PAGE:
View Full Version : Womens Boots

Mike Drinkuth
09-11-2002, 13:13
My partner next march has somewhat narrow feet. She's tried many different kinds of boots and she is not finding any that don't hit the front of her toes on downhills. Anyone had a similar problem or recommend anything?
She owns Merrell, Columbia, and North Face and has tried on other brands. It seems like there could be a simple solution, brand of insert or something.
Thanks in advance...Mike:D

SGT Rock
09-11-2002, 13:46
I have another suggestion: running shoes.

If her pack weight is down and she starts conditioning her ankles, then running shoes are an alternative. Running shoes come in lots of special makes and sizes, and are usually easier to fit.

Mike Drinkuth
09-11-2002, 13:55
YEAH! I suggested that. How does a girl go about conditioning her ankles without damaging them? I think this might be the answer! Everyone seems SO solid on the need for boots specifically.

SGT Rock
09-11-2002, 15:29
Well the how depends on current physical abilities. If she soes a lot of hiking, and hopefully some running, I would say she is already 40% there, at least.

An important factor would be pack weight. If she is below 35 pounds, I would say that is another good place to start. But an even better guideline would be based on body weight - 25% or less is the goal. If you got that, add another 40%

Now add to that if she uses hiking poles, then you could be there and ready to roll. If not, consider going there.

I had all the above and the first trip with running shoes was perfect.

If she isn't totally ready and conditioned, the the best thing is to start on easy to moderate trails localy on day hikes carrying the target weight and using poles. Gradualy build up the mileage and difficulty of trails.

09-11-2002, 19:05
I copied this from a prior post I made under the Ultra-Light Hikers Forum for your convenience, Mike...

Here are the ankle-strengthening exercises adapted from the physical therapist in an attempt to reduce my chronic Achilles tendonitis. Those of you concerned with ankle support in trail sneakers could do this regimen every other day for a month or so to see how it works for you.

1) Toe-ups on the stairs. Be careful not to go too far down until you're warmed up. I typically do about 50.

2) Stretch your calves on the stairs by carefully lowering your heel below your toes, keeping your knees straight. Alternatively, you can stretch calves by leaning against a wall with your toes about 2 feet from the wall you would "push up" against. Hold the stretch for at least 30 seconds. (You can stretch your Achilles on the stairs by slightly bending your knees).

3) Walk on your heels, scrunching your toes, for about 3 minutes on a carpeted surface. You'll feel the fronts of your ankles get tired after awhile. I typically do these exercises in my living room, watching TV to ease the boredom.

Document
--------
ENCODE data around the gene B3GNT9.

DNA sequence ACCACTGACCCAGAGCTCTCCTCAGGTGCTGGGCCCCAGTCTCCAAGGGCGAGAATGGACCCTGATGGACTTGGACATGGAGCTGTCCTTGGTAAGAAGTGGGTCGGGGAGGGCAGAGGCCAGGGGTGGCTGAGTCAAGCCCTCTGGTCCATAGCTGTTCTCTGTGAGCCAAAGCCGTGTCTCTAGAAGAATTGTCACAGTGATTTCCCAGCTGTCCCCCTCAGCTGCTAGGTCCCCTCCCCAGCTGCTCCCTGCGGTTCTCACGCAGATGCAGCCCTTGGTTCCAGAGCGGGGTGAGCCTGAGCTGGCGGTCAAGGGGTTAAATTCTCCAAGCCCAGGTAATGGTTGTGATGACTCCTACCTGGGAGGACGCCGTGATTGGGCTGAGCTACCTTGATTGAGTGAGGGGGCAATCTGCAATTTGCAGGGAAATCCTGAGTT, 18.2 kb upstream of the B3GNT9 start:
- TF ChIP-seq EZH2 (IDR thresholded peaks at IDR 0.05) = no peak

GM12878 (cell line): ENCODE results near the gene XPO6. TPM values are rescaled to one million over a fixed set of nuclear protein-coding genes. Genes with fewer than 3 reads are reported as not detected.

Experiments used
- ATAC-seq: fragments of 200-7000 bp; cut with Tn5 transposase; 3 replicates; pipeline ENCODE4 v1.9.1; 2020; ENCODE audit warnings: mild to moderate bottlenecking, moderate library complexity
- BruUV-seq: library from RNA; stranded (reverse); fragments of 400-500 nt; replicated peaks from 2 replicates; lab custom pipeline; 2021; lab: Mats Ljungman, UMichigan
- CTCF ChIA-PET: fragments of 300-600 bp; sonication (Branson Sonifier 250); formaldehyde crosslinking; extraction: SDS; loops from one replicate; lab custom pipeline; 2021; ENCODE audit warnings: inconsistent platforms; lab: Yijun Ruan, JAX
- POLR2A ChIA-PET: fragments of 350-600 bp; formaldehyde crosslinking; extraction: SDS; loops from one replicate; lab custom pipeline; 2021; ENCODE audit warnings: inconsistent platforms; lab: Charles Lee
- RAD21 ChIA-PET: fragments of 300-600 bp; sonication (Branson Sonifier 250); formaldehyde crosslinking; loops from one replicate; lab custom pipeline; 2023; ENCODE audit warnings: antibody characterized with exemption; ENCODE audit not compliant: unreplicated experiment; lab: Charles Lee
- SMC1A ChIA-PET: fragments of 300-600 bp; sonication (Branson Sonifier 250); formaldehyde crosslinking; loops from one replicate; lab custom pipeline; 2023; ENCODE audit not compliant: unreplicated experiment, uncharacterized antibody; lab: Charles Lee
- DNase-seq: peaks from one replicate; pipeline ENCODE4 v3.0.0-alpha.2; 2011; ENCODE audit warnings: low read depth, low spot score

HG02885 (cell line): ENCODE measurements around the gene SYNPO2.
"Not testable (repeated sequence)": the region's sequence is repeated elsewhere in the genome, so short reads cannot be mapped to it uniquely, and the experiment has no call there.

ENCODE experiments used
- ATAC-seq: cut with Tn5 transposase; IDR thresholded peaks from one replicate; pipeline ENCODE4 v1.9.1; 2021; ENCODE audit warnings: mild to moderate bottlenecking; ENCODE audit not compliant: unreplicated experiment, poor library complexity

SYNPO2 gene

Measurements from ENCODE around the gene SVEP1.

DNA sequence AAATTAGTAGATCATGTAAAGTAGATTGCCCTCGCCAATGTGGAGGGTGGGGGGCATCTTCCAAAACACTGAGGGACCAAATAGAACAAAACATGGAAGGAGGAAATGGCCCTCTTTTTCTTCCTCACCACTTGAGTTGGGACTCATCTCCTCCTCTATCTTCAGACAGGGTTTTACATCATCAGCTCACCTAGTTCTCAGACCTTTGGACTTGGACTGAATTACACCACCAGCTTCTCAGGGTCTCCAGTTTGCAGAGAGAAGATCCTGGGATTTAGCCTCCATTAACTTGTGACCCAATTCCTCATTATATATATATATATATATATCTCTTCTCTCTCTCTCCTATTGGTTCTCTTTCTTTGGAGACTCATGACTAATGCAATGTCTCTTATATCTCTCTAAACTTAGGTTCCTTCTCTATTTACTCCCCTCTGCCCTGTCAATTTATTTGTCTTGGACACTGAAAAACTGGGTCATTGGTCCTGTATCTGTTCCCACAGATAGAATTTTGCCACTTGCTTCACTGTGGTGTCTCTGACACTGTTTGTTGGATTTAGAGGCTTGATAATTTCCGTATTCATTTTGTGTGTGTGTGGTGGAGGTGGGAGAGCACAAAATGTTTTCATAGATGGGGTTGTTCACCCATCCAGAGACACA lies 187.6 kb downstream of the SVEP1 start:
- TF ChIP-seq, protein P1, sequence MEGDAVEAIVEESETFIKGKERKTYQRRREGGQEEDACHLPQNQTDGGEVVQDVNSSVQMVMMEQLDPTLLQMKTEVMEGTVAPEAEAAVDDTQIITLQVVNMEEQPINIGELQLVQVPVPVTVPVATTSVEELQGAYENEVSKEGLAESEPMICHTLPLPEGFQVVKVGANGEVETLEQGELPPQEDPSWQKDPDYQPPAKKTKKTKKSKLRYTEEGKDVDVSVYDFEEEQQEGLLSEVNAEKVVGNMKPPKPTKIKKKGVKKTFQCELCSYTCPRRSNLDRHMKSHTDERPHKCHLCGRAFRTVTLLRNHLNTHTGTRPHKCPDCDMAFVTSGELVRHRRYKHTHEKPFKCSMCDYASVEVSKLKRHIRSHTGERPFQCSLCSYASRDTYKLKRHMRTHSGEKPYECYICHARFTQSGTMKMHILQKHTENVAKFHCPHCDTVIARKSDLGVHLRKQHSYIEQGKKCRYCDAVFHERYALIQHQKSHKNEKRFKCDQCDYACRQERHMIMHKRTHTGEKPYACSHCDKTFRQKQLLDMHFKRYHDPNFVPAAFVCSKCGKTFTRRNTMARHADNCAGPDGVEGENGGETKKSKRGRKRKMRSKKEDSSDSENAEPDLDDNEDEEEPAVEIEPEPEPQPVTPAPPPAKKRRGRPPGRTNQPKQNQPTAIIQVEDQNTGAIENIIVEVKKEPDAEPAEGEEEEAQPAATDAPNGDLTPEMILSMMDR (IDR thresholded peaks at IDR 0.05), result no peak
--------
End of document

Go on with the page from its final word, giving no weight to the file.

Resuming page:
4) Using 3 feet of green or blue Ther-a-band (available from physical therapist offices and fitness centers for about $1/foot, with blue offering more resistance than green) tied in a loop, wrap the loop around the toes of one of your feet. Do 15-50 reps of the following four strengthening techniques. Push your toes away for one set, then put the loop under a chair or other heavy object and position yourself to "pull" the band toward your chest for a set, then left then right for two sets. Repeat with your other foot. Concentrate on your ankle and keep your knee straight and out of the exercise, especially on the sideways pulls. You can also replicate this exercise using a "wobble board" (a round board with half a round sphere on the bottom that wobbles), but it costs a lot more.

5) Here's the fun part. Now that your ankles are tired, stand up next to the chair on one leg, placing the other leg in front of you in the air. On a rug or other uneven surface (a pillow or mini-tramp), try to stand on one leg for 15-30 seconds. If this is easy, then close your eyes (you'll be amazed at how hard this is). After 15-30 seconds, move the leg in the air to your side for another count, then to the back, and then move it all over (left-to-right, front-to-back, whatever). Repeat with the other leg.

After multiple bad sprains and reliance on ankle braces for years, this regimen has worked for me, although I'm not sure that I'm quite ready to shift to low-cut trail sneakers quite yet!

Mike Drinkuth
09-12-2002, 09:24
Thanks kerosene! You rock!

09-12-2002, 12:03
Hi Mike, I also suffer from the narrow foot issue, and found that a pair of Lowa Renegades (womens) with superfeet insoles did the trick, I wore them all the way to Vermont before I switched to Montrail trail running sneakers...

Mike Drinkuth
09-12-2002, 13:04
Thanks a million jumpstart!
Writing it down and will give your suggestion to stephanie today! We found the superfeet inserts last weekend and they almost did the trick alone but didn't quite, however, I know she wasn't trying on any kind of Lowa boots.
Thanks! :D

09-26-2002, 12:02
If you really want sturdy hiking boots to fit narrow women's feet (like mine), I have 3 suggestions. (1) Scarpa boots come in women's narrow - just bought a pair of SLs, (2) LLBean Cresta boots come in widths including narrow - they get good
reviews but I haven't tried them, (3) custom made Limmers if you can wait 4 years. I am a section hiker/weekend hiker/fall-winter hiker in New England and my pack is typically ~40 lbs (I'm trying to lighten up...) so I still use real boots.